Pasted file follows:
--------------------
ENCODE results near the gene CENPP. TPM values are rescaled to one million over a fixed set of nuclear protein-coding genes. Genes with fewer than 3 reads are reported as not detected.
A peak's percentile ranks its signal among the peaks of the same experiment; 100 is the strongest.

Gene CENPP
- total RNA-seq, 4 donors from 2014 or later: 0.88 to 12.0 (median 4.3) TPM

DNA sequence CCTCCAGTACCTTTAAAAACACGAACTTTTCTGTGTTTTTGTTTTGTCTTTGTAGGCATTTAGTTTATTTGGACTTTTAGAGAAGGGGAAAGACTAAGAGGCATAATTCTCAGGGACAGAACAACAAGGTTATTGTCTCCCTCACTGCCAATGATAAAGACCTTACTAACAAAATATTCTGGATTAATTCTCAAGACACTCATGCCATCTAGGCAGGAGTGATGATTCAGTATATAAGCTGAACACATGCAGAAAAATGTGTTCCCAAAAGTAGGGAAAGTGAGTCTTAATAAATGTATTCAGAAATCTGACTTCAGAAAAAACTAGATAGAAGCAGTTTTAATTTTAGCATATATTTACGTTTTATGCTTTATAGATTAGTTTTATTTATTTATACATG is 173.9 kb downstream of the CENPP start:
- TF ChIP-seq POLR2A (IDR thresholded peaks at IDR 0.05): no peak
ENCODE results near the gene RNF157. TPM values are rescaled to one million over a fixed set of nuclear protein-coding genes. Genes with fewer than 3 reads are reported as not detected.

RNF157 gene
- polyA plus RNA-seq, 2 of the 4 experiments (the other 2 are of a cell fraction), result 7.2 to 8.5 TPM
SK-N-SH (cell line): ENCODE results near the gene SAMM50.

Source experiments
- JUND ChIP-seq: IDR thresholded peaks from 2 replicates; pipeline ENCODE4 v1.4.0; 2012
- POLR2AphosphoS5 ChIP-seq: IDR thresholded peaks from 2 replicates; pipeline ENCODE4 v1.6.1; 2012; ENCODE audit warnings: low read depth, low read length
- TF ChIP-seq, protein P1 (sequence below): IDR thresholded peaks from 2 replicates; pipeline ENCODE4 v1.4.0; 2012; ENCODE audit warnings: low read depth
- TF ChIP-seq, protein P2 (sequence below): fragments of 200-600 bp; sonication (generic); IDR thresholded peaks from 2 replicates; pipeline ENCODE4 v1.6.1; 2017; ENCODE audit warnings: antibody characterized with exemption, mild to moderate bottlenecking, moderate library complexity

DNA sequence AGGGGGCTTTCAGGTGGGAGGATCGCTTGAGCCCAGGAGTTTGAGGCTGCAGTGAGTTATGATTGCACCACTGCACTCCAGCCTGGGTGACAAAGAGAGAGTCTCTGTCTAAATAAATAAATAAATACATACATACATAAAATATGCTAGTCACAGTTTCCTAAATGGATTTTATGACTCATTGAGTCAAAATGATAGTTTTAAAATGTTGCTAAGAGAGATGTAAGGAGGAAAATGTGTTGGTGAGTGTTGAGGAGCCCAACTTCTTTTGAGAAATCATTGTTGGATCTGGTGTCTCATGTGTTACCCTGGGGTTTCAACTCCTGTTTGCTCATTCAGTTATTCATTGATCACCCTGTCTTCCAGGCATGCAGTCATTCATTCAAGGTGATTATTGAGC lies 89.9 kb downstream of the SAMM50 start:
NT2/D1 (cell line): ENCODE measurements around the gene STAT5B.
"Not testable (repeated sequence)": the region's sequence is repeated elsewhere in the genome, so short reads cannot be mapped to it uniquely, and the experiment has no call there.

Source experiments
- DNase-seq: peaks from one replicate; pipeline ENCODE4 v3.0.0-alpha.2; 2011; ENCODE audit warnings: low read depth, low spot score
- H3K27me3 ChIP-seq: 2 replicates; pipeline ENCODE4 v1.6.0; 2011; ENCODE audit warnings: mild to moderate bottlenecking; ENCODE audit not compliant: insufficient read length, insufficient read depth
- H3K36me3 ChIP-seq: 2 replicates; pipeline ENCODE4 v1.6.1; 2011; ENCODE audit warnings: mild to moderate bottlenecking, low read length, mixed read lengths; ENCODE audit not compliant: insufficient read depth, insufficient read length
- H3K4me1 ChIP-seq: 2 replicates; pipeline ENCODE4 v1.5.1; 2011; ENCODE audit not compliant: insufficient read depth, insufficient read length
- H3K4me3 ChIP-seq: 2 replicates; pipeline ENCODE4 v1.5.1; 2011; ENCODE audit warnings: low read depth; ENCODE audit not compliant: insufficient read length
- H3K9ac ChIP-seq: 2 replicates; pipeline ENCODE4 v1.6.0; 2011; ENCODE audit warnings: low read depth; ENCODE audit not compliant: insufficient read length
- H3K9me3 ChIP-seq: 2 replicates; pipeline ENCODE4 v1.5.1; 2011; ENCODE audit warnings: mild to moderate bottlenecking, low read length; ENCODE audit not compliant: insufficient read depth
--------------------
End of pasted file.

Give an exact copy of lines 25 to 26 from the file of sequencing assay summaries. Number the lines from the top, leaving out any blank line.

- H3K9ac ChIP-seq: 2 replicates; pipeline ENCODE4 v1.6.0; 2011; ENCODE audit warnings: low read depth; ENCODE audit not compliant: insufficient read length
- H3K9me3 ChIP-seq: 2 replicates; pipeline ENCODE4 v1.5.1; 2011; ENCODE audit warnings: mild to moderate bottlenecking, low read length; ENCODE audit not compliant: insufficient read depth